Democratic Rivals Criticized Mayoral Candidate Comment On Trash Removal
In the largely Black city of Chester, where about a third of Philadelphia’s trash is transported to be burned, complaints of air pollution and environmental racism have been made. Jeff Brown, the owner of Brown’s Super Stores Inc., a grocery store chain with headquarters in Philadelphia, has never held public office.
“Chester is Chester,” Brown said. What would be best for my Philadelphians will always come first to me because I’m concerned about how their lives are going.
“So, you don’t care about Chester,” the moderator replied.
Brown stated, “I do care, but if I’m the mayor, I don’t work for them.” “The trash has to go somewhere, and whoever gets it is going to be unhappy with it,” I say on behalf of Philadelphia.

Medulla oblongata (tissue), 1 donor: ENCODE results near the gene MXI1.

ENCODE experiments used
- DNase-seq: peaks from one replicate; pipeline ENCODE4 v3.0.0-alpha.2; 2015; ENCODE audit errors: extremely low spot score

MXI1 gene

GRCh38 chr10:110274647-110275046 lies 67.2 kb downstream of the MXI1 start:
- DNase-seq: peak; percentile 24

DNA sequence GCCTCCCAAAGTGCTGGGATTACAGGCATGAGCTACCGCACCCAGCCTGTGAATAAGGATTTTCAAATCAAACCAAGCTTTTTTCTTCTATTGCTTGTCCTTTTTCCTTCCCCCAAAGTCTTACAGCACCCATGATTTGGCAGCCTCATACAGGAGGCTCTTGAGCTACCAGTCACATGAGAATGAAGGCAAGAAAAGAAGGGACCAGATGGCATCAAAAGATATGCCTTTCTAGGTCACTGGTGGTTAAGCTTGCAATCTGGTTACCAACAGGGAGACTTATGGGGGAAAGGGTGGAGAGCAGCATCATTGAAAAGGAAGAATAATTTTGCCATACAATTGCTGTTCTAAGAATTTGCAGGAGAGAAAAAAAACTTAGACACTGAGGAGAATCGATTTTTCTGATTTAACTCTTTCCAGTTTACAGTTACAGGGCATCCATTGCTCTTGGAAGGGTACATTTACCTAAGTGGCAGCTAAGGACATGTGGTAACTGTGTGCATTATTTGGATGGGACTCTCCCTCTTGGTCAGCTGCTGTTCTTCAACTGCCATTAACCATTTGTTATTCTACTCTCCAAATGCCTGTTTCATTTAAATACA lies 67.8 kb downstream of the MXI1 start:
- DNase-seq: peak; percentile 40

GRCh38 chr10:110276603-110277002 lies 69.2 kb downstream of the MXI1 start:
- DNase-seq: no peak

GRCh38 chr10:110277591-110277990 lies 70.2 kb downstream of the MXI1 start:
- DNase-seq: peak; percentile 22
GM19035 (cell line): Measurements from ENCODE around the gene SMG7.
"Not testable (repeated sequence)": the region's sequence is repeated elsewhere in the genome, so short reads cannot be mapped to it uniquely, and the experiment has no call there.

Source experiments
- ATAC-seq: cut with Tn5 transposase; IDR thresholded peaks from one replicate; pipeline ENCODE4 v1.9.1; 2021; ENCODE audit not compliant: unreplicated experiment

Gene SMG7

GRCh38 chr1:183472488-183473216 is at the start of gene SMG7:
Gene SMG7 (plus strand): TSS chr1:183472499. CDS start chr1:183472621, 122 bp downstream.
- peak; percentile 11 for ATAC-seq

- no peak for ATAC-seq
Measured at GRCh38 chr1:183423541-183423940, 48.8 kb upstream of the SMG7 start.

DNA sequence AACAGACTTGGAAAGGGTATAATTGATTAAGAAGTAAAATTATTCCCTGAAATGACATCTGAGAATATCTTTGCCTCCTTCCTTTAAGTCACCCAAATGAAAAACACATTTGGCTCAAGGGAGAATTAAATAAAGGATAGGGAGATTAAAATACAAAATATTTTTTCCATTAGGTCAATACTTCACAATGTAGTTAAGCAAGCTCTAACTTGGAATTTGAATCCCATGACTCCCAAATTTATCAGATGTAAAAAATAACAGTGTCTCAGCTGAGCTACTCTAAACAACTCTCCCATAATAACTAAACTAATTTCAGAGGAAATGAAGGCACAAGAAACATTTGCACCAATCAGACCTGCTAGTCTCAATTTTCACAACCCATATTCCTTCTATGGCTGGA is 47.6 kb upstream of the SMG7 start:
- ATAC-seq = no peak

The audience and Brown’s Democratic rivals immediately criticized his comments.
Mayoral Candidate Comment Was Remarked As ‘Inappropriate Response’
Former City Controller Rebecca Rhynhart remarked, “That’s really not an appropriate response.”
Cherelle Parker, a former member of the city council, said, “That response is the same way you treat the Black and Brown community,” to cheers.
Helen Gym, a former member of the City Council, added, “This is disgraceful.
Covanta, a waste-to-energy incineration business that has previously come under fire for its air emissions in Chester, has a long-standing contract with Philadelphia.
When Covanta’s contracts with Delaware County and the City of Chester were extended for an additional three years in April of last year, there were protests.
Nine Democrats are competing for the party’s nomination to take on Republican David Oh, who is the only candidate in his party’s primary. They are vying to succeed Jim Kenney, whose second term as mayor expires.